Get Started with C# in the Cards

C-Sharp, abbreviated as C#, is a statically-typed, compiled, object-oriented language used with the .NET frameworks and runtimes. The official Microsoft C# language reference can be found on

Similar to Java in syntax and structure, C# programs are compiled and executed against a .NET runtime running on a computer. The output of compiling C# code can be called a '.NET program'.

Importantly, the C# language is just one piece of building a computer program. If you want to use your new found C# knowledge to build a game, a website, a mobile application, or a native application to run on Windows, Mac, or Linux you will need to learn additional frameworks and libraries that will help you use the resources of those application types properly. While we can use the C# language to write a game and to build a website, the way you interact with a web server or an player's computer is significantly different even though the same programming language is used.

Note: This series is built with .NET 8 and C# 12 as the current versions in early 2024.

Get C# to run locally

You can get all of the tools to build with C# locally on your Mac or PC by installing Visual Studio or Visual Studio Code with the C# extensions. You can also install just the build tools for Windows, Mac, or Linux by following the instructions at We will be start by writing code using Jupyter Notebooks and .NET Interactive.

A .NET Runtime is a collection of commands native to the computer operating system that instruct the computer how to interpret and run a .NET program.

There are several different .NET runtimes available that give C# flexibility to run in many different locations.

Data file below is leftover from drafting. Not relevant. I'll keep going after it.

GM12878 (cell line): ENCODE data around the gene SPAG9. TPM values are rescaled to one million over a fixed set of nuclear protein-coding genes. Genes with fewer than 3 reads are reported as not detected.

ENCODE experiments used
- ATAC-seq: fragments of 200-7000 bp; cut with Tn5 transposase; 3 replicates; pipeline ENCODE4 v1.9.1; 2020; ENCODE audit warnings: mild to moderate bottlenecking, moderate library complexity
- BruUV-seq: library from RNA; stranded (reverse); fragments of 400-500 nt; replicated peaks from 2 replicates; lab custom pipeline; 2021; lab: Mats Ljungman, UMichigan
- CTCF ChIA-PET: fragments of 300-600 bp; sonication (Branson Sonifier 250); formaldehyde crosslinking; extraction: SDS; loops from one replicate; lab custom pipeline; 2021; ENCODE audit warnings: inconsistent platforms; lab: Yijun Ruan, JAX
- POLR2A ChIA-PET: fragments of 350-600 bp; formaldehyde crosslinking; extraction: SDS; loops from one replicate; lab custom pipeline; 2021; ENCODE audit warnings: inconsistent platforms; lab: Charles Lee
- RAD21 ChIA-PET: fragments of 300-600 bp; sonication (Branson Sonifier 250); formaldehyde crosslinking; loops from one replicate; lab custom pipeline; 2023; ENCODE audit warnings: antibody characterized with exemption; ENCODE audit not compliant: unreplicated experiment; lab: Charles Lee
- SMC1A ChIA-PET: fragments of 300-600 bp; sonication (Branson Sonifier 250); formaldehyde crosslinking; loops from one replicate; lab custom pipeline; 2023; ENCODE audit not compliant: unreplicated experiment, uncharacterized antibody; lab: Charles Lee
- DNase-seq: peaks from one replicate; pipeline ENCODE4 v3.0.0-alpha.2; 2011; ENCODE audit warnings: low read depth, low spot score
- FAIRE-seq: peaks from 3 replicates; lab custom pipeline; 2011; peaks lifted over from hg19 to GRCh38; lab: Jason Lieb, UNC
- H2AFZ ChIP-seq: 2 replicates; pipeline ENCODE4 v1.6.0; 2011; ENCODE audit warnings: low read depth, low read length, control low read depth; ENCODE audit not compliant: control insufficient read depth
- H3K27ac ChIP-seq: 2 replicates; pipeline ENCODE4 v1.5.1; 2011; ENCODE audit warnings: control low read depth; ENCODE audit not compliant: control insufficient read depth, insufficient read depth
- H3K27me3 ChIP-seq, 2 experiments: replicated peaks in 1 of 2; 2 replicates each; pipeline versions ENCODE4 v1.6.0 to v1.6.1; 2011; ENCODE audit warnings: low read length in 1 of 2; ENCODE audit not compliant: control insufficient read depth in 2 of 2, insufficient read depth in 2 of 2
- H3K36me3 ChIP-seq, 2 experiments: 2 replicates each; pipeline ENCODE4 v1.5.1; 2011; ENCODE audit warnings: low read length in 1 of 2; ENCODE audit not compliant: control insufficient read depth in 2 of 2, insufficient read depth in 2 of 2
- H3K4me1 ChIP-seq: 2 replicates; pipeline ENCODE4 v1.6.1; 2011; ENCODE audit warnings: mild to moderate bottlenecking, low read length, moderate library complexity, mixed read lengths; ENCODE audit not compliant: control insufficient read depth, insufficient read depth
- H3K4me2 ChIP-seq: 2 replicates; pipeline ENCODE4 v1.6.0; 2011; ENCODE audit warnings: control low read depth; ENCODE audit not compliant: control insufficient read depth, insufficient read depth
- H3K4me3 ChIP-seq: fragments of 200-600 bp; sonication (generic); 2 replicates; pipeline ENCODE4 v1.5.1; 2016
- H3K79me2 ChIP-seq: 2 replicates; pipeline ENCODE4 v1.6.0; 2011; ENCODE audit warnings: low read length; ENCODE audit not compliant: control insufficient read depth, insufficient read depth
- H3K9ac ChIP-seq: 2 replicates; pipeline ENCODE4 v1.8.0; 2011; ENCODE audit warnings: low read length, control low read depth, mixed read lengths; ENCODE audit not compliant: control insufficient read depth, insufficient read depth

• .NET Framework - runs on Windows and support desktop user-interface, console, and server development
  • .NET (was .NET Core) - runs on Windows, Mac, and Linux with support for desktop user-interface, console, and server development
  • Xamarin - runs on iOS and Android devices with support for native application development on those devices
  • Unity - runs on Windows, Mac, Linux, iOS, and Android devices with support for game development using the Unity3D tools
  • Mono - runs on Windows, Mac, Linux, and Web Assembly, well-known as the basis for the Unity framework

A .NET Framework is a collection of programming instructions and tools that help you write a program of a specific type. Examples of .NET Frameworks include Windows Forms, ASP.NET, Xamarin iOS, and Blazor

C# requires a .NET runtime and frameworks for the appropriate program type to run. The definition of the framework and runtime for a C# program are stored in a .csproj file. We'll learn more about this file and structure in a future lesson.For now, know that the .NET tools will help construct and manage this file for you when you specify what type of program you want to create.

All C# files carry a .cs file extension by default.

Basics of Syntax

Here are the basic rules of C# code syntax that you should know as we get started.

C# uses a semi-colon to denote the end of a statement

This is a hard and fast rule, and you'll get used to it quickly. Every statement in C# needs to end with a semi-colon ;This allows us to also have very flexible spacing in how we structure our code.

C# is NOT space sensitive

You can place as many spaces, tabs, or blank lines around your code as you would like.

C# IS case sensitive

C# is case-sensitive.All variables, objects, and their interactions must be referenced with the proper casing.

Code Blocks are wrapped in curly braces

Blocks of code like classes, if statements, and loops are enclosed in curly braces to denote their executable content.

Comment Syntax

You can write comments by using the two forward-slash characters to indicate everything after them is a comment.

// This is a comment

You can create comments that span multiple lines by using slash asterisk fencing like the following:


This is a multi-line comment

and this is still commented out

About Us

CSharp In the Cards is a free technical educational series produced by Jeffrey T. Fritz and available in video, text, and source code formats. In the future, we plan to have more formats available

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